Introducing Guest Curator Emily Maynard!

This past March (International Women’s Day to be exact!) I visited the studio of the incredibly talented Emily Maynard. Emily is the designer and owner of Elva Fields Jewelry and she happens to be a fellow Louisville creative entrepreneur (which obviously means we are soul sisters).  Elva Fields was founded in 2003 as the result of Emily’s dual fascination with indulging the artistic and academic facets she found within her personality. After graduating from Roanoke Virginia’s, Hollins University, with degrees in both French and Art History Emily followed her passion to The Bard Graduate Center in New York City. During her time in New York completing her Master’s thesis, Emily acquired metalworking skills akin to the ancient traditions – it was at this point where she recognized that it might be possible to combine her interest in the study of jewelry and the creation of it. Emily’s studio is a space filled with unusual vintage items scoured in markets, auctions, and shops both far and wide. It is one of the coolest and most interesting studios I have visited. Emily incorporates these found treasures into her three Elva Fields lines – Elva, June, and Deb – all named for the wonderful and powerful women in her family; her great-grandmother, grandmother, and mother. Elva Fields Jewelry is made by hand and with love by Emily in our home state of  Kentucky.

Connecting with like-minded creatives who are champions of the arts is without a doubt one of the best parts of my job! Many of the women who I sit down with have become more than just colleagues but wonderful friends. This all being said, I am thrilled to introduce Emily as our Guest Curator; we hope you enjoy “meeting” her too! Welcome, Emily!

 

 

Tell us about yourself.

I’m an artist, designer, mother, business owner, almost 40-year-old (!) who loves her library card, live music, Spanish moss, sunshine, sparkling water (both the kind you drink and the kind you can see in nature,) the color red-orange, and the word “embouteillage” in French. (It means “traffic jam.”)

 

Why did you start your blog/brand/business?

I founded Elva Fields, my jewelry business, in 2003 after finishing graduate school and realizing I wanted to combine my love of history (my Masters Thesis discussed Greek, Roman, and Italian Renaissance jewelry) with my deep love of creating things (with an artist for a mother, making things was an everyday activity.)  The creative process gives me such joy, and I’m able to hunt for vintage and antique treasures all over the world and give them new life in a necklace or pair of earrings, continuing to tell their interesting stories through reinvention and repurposing.

 

What is currently on your nightstand? What are you reading?

A stack of books! Always. Right now: Mary Karr’s memoir The Liar’s Club, a book on meditation by Dr. Joe Dispenza called Breaking the Habit of Being Yourself, a few old sections of the Sunday New York Times (it takes me FOREVER to get through it), Girls and Sex by Peggy Orenstein (I have two daughters – it came highly recommended,) A Perfectly Kept House is the Sign of a Misspent Life by Mary Randolph Carter (all about creative, messy houses,) and issues of Town & Country and Southern Living.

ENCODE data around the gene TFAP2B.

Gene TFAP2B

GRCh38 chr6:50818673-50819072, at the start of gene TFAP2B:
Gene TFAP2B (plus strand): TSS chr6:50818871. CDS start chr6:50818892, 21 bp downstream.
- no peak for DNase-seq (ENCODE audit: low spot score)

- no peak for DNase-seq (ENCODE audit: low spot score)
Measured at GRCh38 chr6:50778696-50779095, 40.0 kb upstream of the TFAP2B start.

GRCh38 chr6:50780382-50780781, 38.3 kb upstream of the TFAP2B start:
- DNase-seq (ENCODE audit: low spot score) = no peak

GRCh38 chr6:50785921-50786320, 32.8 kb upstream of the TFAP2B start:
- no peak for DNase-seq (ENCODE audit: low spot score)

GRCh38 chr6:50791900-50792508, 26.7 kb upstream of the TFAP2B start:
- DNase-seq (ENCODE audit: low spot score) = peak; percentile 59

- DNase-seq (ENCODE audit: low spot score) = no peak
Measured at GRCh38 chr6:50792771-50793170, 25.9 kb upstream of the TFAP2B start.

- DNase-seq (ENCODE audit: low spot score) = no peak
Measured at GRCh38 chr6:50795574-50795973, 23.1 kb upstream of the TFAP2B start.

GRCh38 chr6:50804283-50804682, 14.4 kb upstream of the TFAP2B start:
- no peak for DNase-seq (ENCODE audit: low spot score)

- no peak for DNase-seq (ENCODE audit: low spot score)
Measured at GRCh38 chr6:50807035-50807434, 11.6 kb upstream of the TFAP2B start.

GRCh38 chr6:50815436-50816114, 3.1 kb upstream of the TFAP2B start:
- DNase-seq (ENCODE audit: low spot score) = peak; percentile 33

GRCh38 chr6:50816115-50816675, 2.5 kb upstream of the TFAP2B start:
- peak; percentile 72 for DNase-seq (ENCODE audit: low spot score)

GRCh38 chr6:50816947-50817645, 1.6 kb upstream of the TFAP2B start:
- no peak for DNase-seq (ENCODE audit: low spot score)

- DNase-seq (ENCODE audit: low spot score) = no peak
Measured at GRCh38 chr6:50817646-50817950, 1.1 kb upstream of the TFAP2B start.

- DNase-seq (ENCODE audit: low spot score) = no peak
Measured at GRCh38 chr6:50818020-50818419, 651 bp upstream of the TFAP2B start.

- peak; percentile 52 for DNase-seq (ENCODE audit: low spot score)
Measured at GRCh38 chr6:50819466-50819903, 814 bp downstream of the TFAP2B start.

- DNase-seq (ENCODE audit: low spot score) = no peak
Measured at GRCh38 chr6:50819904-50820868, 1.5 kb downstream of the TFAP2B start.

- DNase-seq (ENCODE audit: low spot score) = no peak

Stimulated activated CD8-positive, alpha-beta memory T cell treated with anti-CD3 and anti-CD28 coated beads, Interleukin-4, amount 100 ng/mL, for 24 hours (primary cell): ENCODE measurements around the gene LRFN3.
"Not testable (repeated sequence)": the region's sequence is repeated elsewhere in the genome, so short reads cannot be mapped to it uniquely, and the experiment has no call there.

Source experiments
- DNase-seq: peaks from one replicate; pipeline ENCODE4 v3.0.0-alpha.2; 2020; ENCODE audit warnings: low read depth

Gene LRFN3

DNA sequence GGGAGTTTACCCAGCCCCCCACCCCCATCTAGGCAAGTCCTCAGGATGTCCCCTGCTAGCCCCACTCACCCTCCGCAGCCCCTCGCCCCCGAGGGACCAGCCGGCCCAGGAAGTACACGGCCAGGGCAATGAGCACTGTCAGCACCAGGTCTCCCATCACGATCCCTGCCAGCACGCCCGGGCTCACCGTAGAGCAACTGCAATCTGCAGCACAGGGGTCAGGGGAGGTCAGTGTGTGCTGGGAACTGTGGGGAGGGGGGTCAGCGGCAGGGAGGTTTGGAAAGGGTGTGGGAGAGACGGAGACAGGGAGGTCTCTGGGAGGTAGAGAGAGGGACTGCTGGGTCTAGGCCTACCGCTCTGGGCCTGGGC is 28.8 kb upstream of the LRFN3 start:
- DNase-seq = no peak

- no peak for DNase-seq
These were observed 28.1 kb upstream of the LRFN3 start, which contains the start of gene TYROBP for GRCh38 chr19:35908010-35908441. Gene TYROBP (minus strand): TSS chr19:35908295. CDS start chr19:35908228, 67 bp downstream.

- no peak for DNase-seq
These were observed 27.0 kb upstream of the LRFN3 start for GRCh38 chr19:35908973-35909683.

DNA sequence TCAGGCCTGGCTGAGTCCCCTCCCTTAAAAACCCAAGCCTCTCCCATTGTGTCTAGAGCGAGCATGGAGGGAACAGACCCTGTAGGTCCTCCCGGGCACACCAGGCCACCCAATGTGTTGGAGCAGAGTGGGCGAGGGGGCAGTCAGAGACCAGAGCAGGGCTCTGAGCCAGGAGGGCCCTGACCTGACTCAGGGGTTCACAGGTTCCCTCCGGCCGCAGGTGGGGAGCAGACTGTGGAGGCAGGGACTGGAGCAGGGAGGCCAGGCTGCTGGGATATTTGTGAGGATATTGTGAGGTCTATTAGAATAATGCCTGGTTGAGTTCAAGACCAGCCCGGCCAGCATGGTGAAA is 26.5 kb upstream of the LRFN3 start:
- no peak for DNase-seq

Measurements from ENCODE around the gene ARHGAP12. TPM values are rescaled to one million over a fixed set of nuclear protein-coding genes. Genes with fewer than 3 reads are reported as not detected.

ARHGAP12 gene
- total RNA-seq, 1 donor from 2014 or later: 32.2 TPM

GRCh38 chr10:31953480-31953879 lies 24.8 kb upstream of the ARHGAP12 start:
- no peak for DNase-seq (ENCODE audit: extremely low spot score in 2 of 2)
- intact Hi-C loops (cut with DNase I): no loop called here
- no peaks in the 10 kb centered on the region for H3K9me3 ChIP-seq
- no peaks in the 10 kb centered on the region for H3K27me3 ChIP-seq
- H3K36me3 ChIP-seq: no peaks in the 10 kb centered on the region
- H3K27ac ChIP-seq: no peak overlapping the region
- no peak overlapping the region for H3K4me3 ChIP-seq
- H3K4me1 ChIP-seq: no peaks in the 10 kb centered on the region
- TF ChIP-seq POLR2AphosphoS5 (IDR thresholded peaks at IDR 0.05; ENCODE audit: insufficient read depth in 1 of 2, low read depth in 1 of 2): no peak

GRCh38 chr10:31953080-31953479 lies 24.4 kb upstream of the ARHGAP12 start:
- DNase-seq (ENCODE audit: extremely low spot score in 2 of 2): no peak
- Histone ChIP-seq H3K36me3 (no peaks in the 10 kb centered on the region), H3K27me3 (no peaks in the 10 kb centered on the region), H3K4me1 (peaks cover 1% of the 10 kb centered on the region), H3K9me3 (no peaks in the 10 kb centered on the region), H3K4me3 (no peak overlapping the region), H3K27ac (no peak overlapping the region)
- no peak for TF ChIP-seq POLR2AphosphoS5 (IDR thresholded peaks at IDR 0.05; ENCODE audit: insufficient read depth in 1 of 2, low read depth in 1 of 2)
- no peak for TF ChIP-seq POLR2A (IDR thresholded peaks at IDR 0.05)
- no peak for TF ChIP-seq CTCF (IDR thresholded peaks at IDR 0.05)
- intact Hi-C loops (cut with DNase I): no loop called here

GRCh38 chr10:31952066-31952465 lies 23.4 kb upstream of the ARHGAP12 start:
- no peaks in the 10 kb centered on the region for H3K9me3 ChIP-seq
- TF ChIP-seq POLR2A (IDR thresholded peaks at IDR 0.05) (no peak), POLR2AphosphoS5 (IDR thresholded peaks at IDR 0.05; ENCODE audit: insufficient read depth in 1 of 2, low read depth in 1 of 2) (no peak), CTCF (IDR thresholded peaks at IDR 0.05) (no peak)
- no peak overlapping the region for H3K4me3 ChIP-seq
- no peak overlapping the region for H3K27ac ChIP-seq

What is your biggest score online to date?

I found this incredible vintage necklace on Everything But The House (the most glorious rabbit hole ever!) about a year or so ago that had engraved silver birds that linked together with pendants that draped from floral plaques to create a statement-making bib-like style.  It was enormous and fabulous and so unlike anything I’d ever seen anywhere…and I sold it, like a crazy person. But I trust the Universe, and I’m betting the person who bought it rocks it like a champ.

 

It is said to look for art that ‘makes your heart skip a beat’ What aspects of art make your heart skip?

Color and pattern every time.

 

If you have the entire day to spend in an art museum, which one and why?

The Met. It was like a second home in graduate school, right across the park from our campus buildings on the Upper West Side, and, as students, we had all-access (with curatorial supervision, of course) to the archives, their basement storage facilities, behind-the-scenes of installations, restorations, and exhibitions…it was incredible. I’d love a day just to go back, wander, and spend time with all that beauty. Without having to write a paper at the end!

 

The key to making a house a home? What does a home need more of and less of?

Collections. My favorite homes are those that feel filled with thoughtfully-gathered souvenirs – whether from far-flung trips or even a favorite shop in town. Paintings, sculptures, dishes, shells, furniture, vases, boxes, books, rugs, lamps- it’s so true that if we love something, we’ll find a way to make it work, and the homes that I find most wonderful are those that combine a bit of everything the people in them have loved. More of that, less of someone else dictating what is displayed.

 

The greatest color combination that ever existed?

Coral, red-orange, and jade green; pink and orange are a close second.

 

What’s your favorite housewarming gift?

Depends on the circumstance, but either a framed vintage postcard from a spot meaningful to the recipient, a beautifully bronzed bell windchime from Just Creations, or a watercolor sketch if I have my act together and can sit to paint for a bit.

 

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